Our new Kindle 3 arrived yesterday, which raises the cost of my iPad to over $1,000, including the price of the iPad itself, the apps, the accessories and now the Kindle. That’s right, the Kindle. I’m counting it in the total cost because I had to buy the Kindle thanks to the iPad.
My daughter loves to read. I blame my wife who read to her every day from birth. “Park the crib in front of the TV,” I said. Six hours a day of soap operas and game shows won’t hurt her. Otherwise we’ll be paying for books for the rest of our lives.” My wife ignored my sage advice and now my daughter devours books whole and in bunches. She’s a reading machine and it’s all we can do to keep her stocked in appropriate reading material. (My wife saves the day by screening books. Otherwise our daughter might be reading Valley of the Dolls thanks to me. How is that book not for kids? I said. It has “dolls” in the title.)
Over the years, we’ve accumulated, and paid for, hundreds of books. We have books everywhere. On tables, stuck in the couch, on the bed, under the bed, falling out of the car when the door opens. Everywhere. But I grew tired of the clutter and bought the iPad to help reduce it, and to save money and reduce our carbon footprint.
My idea worked out great, but it led to my daughter hogging the iPad for hours at a time. Not only did I not get to use it, each evening I would open my email to discover individual Amazon receipts for the books she purchased, rubbing in the fact she was enjoying it while I stared at my 6-year-old Dell desktop. Not fun; I wasn’t happy. But a solution fell in my lap – or on my credit card.
The new lower-priced Kindle 3 launched. I ordered it with the intention that my daughter would use it and my iPad would return to me like a long-lost dog finding its way home. And sometimes plans do go as planned. I am happy to report that I have been reunited with Sparky again (my dog name for my iPad) and my young bibliophile loves her new Kindle (which could be a dog’s name).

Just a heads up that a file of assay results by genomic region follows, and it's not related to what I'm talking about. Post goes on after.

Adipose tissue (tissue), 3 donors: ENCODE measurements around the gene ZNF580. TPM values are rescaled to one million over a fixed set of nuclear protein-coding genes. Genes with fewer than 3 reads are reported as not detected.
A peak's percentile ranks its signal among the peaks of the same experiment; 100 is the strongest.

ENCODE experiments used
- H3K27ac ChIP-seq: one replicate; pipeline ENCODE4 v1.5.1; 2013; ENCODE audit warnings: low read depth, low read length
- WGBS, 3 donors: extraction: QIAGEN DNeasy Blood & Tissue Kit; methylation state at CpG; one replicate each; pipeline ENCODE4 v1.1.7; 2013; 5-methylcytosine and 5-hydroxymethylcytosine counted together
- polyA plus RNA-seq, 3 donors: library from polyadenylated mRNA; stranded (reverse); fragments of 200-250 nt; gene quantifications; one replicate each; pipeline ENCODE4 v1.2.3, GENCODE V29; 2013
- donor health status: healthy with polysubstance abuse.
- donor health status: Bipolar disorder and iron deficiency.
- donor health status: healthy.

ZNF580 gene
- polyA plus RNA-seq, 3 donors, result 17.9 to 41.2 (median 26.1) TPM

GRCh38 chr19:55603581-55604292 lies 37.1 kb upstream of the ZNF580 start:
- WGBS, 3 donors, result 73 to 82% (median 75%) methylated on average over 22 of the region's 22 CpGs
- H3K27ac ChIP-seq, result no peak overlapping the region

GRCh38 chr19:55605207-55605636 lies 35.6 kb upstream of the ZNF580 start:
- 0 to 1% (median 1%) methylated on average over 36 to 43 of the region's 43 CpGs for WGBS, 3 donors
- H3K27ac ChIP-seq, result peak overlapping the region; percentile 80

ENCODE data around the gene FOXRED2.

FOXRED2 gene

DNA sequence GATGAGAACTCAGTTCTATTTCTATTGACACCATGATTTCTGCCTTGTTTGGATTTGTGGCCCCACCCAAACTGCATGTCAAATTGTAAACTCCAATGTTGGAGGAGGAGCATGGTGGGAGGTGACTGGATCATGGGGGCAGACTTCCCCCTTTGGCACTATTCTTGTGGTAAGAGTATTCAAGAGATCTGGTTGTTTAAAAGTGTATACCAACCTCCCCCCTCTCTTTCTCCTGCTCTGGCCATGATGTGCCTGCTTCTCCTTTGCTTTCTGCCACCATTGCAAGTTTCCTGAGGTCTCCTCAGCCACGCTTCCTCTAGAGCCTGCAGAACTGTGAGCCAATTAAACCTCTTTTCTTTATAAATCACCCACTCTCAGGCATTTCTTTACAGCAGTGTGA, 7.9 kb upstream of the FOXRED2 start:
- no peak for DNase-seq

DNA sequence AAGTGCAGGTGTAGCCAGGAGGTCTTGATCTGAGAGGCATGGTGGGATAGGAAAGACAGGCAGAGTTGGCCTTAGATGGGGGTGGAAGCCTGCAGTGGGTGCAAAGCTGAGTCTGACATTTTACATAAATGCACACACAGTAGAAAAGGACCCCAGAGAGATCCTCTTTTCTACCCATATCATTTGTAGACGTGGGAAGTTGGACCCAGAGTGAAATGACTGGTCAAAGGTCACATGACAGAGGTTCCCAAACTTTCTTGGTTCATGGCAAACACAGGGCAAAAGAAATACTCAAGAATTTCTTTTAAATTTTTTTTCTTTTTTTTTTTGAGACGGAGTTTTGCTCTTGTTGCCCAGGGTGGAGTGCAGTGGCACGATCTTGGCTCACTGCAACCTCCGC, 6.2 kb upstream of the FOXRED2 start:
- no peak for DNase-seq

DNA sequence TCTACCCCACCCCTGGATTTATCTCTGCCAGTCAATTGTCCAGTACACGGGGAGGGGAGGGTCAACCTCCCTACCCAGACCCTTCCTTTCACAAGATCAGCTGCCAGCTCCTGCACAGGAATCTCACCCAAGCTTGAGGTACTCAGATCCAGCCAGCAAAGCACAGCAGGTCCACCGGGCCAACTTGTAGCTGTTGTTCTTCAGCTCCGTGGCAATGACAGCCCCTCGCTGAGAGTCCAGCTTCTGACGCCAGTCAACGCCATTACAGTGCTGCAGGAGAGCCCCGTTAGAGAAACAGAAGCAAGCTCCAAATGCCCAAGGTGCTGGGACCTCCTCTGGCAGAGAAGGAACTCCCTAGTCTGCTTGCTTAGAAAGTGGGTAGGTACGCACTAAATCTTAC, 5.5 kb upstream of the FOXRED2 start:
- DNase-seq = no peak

However, the only cloud in the sky of my cleverness is that I realize we’re about to witness the death of brick and mortar bookstores – just like we watched the end of Tower Records and other record stores. I have a bad case of deja vu. Why drive to a store to buy music when you can download it? Doesn’t the same apply to books? It does in my house.
Barnes & Noble and Borders stores are toast, done, finished, kaput. They’ll be closing in a few years, or less, I predict. They may still have a virtual store on the web, but the physical locations will join Tower Records in our memories.
This doesn’t mean paper books will go away. Independents may sell them, or Best Buy where CDs went to hang out waiting to die. Or we’ll just order paper books for our coffee tables from Amazon (free shipping and no tax). Or bookstores will reinvent themselves. But they can’t exist as is. Here’s why.
Last week, my daughter and I visited the children’s section at Borders, where I connected to their complimentary Wi Fi. Each time she found a book she liked, I checked for the Kindle version on Amazon. If it was available, I downloaded it on the spot. Yes, standing in Borders I shopped Amazon. That is a retailing model that cannot sustain itself. Well, not for Borders at least. Amazon on the other hand, well, their model looks golden, as does the future of e-books.